On many important personality traits, the differences between men and women are quite small

Saturday, February 8th, 2020

After discussing proto-feminist Mary Astell in Human Diversity: The Biology of Gender, Race, and Class, Charles Murray discusses the differences in personality traits between men and women:

It is appropriate to begin by emphasizing that on many important personality traits, the differences between men and women are quite small. These trivial differences apply to many characteristics that are sometimes ascribed to men (e.g., “assertive or forceful in expression,” “self-reliant, solitary, resourceful”) and ones that are sometimes ascribed to women (e.g., “open to the inner world of imagination,” “lively, animated, spontaneous”).


Among the traits on which men and women differ, some of the largest effect sizes are consistent with the higher prevalence of depression among women.


Some of the substantively significant sex differences correspond to traditional stereotypes about feminine sensibility. In the FFM inventory, women were more appreciative of art and beauty than were men (d = +0.34 and +0.33 for the Costa and Kajonius studies respectively), were more open to inner feelings and emotions (d = +0.28 and +0.64), were more modest in playing down their achievements (d = +0.38 and +0.45), and were more reactive, affected by feelings, and easily upset (d = +0.53). In the 16PF inventory, several stereotypical characteristics were combined into one factor, “sensitive, aesthetic, sentimental,” with a whopping d of +2.29.


A person who is warm, sympathetic, accommodating, altruistic, and sociable amounts to the stereotype of a human being, male or female, who is more attuned to people than things. Women are more likely to have that profile than are men.


People who are somewhat to the other side of each trait in the table are reserved, utilitarian, unsentimental, dispassionate, and solitary — which amounts to the stereotype of a human being, male or female, who is more attracted to things, broadly defined, than to people. Men are more likely to have that profile than are women.


  1. Paul from Canada says:

    Jordan Petersen talks about this a lot.

    Men are more aggressive/assertive than women, on average. If you were hiring sales personnel, where this was essential, you should hire men for this sort of job. However, the difference, on average, is small, something like 60/40, only a little better than chance. So in many instances, given two candidates, one female, one male, the female was the better candidate, but statistically, you would still be better off in the long run, hiring the male.

    When I was in grade 9, one of the girls in my class, Margaretta, a Norwegian, was 6’3″, taller than all but one of the males in the whole school. Now on average, women are shorter than men. At that time, men were on average, about 5’10″. Did she exist? Of course! Was she a woman? Absolutely yes!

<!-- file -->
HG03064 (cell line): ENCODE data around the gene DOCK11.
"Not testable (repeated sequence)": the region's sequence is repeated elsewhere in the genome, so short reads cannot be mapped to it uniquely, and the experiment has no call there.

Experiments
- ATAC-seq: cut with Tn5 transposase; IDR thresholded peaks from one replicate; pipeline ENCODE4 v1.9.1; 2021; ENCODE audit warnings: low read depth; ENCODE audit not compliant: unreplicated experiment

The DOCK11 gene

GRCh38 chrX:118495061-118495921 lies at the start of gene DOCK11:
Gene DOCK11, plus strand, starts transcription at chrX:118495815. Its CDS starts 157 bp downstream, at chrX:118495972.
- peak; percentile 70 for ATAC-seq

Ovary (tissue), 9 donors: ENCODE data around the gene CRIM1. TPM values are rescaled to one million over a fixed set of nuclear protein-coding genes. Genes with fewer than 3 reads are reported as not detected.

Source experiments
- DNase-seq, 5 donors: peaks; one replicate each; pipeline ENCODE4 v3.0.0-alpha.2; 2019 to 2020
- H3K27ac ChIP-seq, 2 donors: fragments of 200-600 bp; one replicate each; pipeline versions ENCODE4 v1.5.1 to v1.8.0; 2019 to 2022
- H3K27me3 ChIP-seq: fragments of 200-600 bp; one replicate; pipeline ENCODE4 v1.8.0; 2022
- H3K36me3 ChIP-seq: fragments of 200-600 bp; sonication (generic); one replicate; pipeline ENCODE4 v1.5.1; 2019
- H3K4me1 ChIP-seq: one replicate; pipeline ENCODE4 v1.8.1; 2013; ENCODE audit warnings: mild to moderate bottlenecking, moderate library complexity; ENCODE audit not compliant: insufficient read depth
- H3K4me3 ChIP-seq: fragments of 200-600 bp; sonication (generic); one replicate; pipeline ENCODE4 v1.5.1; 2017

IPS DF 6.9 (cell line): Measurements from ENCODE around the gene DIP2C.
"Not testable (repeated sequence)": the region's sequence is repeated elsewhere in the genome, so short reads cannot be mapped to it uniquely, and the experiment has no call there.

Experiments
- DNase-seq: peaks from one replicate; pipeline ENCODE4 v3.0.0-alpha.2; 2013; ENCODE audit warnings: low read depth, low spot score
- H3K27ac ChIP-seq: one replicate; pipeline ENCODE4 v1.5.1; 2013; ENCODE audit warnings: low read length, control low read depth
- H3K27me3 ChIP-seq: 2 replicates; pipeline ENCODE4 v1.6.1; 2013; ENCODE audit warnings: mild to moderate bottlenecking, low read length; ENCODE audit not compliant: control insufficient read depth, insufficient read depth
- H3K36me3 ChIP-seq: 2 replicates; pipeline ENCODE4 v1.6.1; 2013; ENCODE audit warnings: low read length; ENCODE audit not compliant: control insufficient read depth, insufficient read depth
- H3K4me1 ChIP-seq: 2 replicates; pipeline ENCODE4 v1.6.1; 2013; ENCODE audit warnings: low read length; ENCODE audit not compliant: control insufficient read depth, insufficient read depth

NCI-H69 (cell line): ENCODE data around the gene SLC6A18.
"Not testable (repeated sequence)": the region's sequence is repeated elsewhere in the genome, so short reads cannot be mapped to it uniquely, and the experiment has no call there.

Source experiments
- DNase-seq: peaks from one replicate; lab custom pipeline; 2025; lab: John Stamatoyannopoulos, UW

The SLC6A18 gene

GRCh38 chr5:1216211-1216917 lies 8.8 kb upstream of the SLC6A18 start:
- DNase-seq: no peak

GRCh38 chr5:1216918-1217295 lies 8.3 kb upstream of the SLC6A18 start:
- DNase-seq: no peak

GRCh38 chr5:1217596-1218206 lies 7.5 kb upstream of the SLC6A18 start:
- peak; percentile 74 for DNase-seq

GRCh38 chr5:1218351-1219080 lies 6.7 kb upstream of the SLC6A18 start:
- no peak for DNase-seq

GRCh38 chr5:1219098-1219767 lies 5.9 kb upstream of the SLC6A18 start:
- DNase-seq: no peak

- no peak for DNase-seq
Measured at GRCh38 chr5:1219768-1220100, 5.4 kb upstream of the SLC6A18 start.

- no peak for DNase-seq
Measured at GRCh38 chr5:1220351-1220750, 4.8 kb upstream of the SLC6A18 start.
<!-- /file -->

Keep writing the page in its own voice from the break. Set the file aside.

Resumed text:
This leaves an interesting conundrum. You can’t ignore statistical averages, but you also can’t judge individuals against these averages, since there are also always exceptions and outliers.

    I guess the answer is the classic liberal/libertarian one, that the smallest minority is the individual, and we need to judge everyone as individuals, but we can’t on the other hand, ignore the statistics.

    So we should judge an engineering job candidate on their individual merits, regardless of sex or race, but equally, we should not be surprised or dismayed when the majority of engineers turn out to be white males.

  2. Graham says:


    Lovely summary with which I totally agree. It won’t fly, alas.

  3. Alrenous says:

    Lewontin’s fallacy.

    It is true that individual difference are not, in most cases, large. However, all the differences point in the stereotypical direction, meaning the gestalt personality hardly overlaps at all.

    If you measure say ten features you’ll find a woman is stereotypically male on one of them. She will seem strongly, unmistakably feminine in interaction. It’s not just you that sees it either. The world will respond to her as feminine, meaning she will need to develop feminine strategies for dealing with the world, thus locking in the bias.

    Perhaps you can say that they might be ‘small’ on the measure the scientists use, but they’re not actually small in practice. There’s several good reasons women used to do all the weaving and still do most of the cleaning.

    That said it is also true that certain women are less stereotypical, and if detecting them isn’t too expensive, there’s no good reason to keep them out of stereotypically male jobs.

    The unthinking strictness of the ancien regime is both a rhetorical weakness (ref: what actually happened) and inefficient.

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